A Project Management Article by Michelle LaBrosse, PMP®, CEO, Cheetah Learning LLC (PMI® REP)
In today’s society people are very sensitive to ethical conduct in business, and the reason is because we’ve been lost in a gray area where right and wrong are muddled behind corporate agendas. Bloomberg’s Businessweek’s article, Wall Streets’ Economic Crimes Against Humanity reveals just how lost in the gray we are. In this article, the authors define what led up to the mortgage crisis as a “…widespread abrogation of individual moral judgment.”
So how does an entire industry of professionals who are smart, dedicated, and most likely good individuals, allow for the financial ruin of millions of lives in the form of bankruptcies and loss of pensions? It comes down to the classic debate – are humans inherently good or evil?
If you’re on John Locke’s side, you think that mankind is fundamentally good when left to its own devices. If you’re on the Thomas Hobbes side of the debate, you lean more towards believing that people are selfish and evil, with self-interest guiding most of their decisions.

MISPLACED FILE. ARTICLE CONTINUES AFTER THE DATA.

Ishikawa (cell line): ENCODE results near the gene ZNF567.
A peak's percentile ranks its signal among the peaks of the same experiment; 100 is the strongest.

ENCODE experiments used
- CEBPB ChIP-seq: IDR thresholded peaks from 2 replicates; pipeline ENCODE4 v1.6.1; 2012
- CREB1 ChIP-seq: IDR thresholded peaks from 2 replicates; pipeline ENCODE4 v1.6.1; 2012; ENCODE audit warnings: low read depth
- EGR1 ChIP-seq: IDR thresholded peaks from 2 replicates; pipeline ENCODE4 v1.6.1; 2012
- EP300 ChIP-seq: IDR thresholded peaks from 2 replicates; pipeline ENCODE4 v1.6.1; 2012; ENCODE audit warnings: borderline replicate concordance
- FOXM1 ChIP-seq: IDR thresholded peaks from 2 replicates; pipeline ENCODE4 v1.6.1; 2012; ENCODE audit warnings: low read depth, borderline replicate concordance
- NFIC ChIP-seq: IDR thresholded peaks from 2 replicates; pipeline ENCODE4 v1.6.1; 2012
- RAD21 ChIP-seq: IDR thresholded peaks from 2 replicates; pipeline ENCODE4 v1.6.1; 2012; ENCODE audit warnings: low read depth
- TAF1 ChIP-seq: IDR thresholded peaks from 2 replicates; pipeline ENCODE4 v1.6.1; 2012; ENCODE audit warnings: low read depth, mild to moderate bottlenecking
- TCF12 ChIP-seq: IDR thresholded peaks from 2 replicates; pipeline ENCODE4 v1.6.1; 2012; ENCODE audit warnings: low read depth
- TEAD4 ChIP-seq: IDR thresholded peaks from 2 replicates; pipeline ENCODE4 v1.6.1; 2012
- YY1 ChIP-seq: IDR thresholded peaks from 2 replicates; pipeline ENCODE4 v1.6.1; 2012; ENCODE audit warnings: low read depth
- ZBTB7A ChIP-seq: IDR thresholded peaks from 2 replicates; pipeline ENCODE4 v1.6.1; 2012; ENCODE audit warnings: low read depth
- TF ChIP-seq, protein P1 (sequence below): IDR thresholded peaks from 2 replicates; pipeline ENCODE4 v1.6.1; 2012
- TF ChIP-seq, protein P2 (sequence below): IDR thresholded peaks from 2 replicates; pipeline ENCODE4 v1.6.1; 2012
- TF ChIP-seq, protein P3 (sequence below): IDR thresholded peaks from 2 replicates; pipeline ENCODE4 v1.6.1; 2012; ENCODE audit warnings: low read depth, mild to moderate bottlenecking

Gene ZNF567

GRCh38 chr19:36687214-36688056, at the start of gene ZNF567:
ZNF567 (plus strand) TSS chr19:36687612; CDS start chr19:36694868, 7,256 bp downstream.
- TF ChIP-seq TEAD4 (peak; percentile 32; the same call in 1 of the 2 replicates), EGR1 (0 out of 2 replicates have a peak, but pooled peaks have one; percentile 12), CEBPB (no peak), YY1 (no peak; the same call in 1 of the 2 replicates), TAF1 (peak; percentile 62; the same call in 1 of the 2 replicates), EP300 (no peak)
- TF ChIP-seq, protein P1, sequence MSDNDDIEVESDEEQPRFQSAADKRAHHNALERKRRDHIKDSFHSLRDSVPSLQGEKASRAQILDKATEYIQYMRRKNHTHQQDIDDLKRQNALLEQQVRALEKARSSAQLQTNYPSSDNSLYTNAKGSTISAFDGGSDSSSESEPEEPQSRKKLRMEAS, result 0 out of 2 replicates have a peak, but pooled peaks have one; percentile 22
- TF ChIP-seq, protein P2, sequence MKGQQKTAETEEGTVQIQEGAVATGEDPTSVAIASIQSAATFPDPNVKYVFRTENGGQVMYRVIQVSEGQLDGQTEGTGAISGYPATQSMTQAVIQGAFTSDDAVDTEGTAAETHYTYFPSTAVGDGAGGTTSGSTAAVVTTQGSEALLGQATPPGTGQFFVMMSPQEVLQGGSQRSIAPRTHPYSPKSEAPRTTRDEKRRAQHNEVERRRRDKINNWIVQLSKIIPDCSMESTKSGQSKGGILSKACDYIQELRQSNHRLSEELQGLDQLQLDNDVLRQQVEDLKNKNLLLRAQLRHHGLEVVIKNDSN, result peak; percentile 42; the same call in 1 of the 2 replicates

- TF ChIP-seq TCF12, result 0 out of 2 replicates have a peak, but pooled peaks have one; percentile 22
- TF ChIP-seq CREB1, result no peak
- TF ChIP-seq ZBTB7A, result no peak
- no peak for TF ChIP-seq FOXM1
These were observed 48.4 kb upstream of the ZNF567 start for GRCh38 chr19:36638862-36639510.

While I lean more towards Locke’s sentiments, I think that the biggest problem we face is disassociation. If “good” people are able to disassociate themselves from the results of their actions, they will have no feelings of wrongdoing, and therefore can justify their actions. This is where the ethical “gray area” comes in. When a corporation’s actions lead to corporate gain at the expense of the general populace’s loss, you need to look at the ethics behind it all.
We have seen a rise in corporate scandals in recent years. According to CNN Money, the number of fraud cases investigated by the Securities and Exchange Commission jumped 41 percent in the last three years, which resulted in tens of million of dollars in fines to settle the charges. The mentality of “success at all costs” has become so entrenched in companies, particular publicly traded companies, that professionals are breaching their own moral codes in order to be financially successful.